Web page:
By Arif Kisana
STOCKHOLM: The human brain is much better than previously thought at discovering and avoiding disease, a new study led by researchers at Karolinska Institute in Sweden reports. Our sense of vision and smell alone are enough to make us aware that someone has a disease even before it breaks out. And not only aware, we also act upon the information and avoid sick people. The human immune system is effective at combating disease, but since it entails a great deal of energy expenditure disease avoidance should be part of our survival instinct. A new study now shows that this is indeed the case. The human brain is better than previously thought at discovering early-stage disease in others. Moreover, we also have a tendency to act upon the signals by liking infected people less than healthy ones.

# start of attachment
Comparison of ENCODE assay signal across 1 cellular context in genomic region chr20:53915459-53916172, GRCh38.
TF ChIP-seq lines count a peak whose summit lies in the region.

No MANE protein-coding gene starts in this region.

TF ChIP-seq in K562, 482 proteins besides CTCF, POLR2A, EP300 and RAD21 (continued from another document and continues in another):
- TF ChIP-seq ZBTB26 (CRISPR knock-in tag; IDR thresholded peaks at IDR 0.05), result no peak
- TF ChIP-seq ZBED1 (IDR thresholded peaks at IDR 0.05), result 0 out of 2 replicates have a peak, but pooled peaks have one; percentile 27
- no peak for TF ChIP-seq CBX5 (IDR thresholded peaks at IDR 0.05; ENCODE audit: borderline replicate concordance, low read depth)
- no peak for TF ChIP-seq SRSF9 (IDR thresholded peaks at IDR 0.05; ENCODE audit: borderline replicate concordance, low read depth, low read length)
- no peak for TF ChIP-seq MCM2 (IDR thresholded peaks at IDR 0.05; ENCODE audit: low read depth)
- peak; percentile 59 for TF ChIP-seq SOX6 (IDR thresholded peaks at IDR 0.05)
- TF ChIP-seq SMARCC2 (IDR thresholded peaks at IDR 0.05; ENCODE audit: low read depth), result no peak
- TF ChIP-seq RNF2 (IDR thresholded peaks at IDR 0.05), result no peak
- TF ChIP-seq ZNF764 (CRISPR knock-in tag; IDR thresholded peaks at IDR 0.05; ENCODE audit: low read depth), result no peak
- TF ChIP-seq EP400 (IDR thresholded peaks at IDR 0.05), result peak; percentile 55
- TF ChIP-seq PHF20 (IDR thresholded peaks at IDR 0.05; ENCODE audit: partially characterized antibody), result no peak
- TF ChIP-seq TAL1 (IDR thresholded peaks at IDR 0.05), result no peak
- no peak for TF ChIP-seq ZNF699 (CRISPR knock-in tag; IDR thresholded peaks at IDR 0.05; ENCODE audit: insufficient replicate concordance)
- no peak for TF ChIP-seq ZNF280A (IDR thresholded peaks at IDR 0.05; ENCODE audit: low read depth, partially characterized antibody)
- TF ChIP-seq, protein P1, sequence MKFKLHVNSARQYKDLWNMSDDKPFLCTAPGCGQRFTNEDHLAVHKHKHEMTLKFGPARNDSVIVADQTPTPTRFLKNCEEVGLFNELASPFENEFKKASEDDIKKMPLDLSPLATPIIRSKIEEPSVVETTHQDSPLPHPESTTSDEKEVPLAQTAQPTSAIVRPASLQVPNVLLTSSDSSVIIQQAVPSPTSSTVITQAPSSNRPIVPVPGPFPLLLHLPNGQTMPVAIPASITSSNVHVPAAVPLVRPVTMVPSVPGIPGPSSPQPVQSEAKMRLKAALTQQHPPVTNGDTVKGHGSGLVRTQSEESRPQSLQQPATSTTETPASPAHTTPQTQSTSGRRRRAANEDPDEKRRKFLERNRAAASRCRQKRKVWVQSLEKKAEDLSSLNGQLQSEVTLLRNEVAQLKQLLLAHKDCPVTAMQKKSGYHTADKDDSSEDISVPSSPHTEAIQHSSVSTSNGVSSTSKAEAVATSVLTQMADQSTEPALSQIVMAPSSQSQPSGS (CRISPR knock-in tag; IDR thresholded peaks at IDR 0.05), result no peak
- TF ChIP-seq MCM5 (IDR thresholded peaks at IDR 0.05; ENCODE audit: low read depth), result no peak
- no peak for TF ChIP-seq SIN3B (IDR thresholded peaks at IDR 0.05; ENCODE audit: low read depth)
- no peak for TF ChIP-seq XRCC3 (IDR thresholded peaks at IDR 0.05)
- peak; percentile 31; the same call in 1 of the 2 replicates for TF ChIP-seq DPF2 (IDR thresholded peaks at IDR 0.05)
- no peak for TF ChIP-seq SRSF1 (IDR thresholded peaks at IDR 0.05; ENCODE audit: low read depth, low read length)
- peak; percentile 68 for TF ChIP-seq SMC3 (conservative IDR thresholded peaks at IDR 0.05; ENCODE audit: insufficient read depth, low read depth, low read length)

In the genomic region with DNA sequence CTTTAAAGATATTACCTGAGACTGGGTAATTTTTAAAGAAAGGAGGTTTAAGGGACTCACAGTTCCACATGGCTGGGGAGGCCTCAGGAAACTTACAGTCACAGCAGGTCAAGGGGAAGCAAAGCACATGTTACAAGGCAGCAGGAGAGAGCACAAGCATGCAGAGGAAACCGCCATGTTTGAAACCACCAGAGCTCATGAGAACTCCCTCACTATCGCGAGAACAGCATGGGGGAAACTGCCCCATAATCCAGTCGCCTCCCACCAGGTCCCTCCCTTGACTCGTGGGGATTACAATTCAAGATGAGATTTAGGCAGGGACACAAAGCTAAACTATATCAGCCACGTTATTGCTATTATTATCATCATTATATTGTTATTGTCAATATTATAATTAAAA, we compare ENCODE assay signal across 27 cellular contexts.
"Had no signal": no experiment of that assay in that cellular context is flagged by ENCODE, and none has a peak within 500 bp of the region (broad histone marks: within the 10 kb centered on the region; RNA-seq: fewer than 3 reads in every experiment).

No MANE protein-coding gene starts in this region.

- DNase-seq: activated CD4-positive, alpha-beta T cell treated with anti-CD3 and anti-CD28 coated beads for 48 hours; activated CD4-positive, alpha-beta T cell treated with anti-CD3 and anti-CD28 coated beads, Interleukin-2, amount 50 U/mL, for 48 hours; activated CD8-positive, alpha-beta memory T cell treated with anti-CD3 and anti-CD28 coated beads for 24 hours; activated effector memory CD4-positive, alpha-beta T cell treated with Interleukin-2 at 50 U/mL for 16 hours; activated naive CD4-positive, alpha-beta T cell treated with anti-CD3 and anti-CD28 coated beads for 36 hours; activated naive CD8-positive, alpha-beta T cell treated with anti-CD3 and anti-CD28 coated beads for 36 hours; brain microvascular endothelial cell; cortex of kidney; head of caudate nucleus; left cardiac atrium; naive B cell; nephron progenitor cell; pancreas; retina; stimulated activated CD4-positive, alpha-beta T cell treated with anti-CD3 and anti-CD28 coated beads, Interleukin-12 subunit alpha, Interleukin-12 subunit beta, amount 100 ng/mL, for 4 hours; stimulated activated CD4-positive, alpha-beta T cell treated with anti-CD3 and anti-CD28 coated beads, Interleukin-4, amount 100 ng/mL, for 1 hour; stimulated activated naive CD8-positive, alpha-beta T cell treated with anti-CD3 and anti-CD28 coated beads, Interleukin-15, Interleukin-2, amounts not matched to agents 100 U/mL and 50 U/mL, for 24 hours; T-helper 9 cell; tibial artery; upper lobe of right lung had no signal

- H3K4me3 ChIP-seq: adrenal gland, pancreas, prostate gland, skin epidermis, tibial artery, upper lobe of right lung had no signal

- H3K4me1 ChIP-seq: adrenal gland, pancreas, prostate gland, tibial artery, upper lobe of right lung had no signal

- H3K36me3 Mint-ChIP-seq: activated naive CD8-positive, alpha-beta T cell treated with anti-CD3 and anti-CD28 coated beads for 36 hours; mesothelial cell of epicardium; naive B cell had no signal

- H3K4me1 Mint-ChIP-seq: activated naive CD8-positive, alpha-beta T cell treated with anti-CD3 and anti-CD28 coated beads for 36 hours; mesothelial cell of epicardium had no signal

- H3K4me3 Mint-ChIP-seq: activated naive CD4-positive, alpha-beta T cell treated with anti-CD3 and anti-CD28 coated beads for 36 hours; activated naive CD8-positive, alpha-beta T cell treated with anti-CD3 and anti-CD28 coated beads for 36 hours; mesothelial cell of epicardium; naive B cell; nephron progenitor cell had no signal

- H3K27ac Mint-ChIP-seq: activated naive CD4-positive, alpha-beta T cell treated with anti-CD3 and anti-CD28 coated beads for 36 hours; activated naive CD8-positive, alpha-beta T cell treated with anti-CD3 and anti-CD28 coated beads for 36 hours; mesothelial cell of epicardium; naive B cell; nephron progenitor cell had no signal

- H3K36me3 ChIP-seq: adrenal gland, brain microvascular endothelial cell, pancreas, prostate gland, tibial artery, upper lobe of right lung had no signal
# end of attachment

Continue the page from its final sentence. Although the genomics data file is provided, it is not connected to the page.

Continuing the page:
“The study shows us that the human brain is actually very good at discovering this and that this discovery motivates avoidance behavior,” says principal investigator Professor Mats Olsson at Karolinska Institute.
“Common sense tells us that there should be a basic behavioral repertoire that assists the immune system. Avoidance, however, does not necessarily apply if you have a close relationship with the person who is ill,” says Professor Olsson. “For instance, there are few people other than your children who you’d kiss when they have a runny nose. In other words, a disease signal can enhance caring behavior in close relationships. With this study, we demonstrate that the brain is more sensitive to those signals than we once thought.” The study is published in the scientific journal Proceedings of the National Academy of Sciences (PNAS).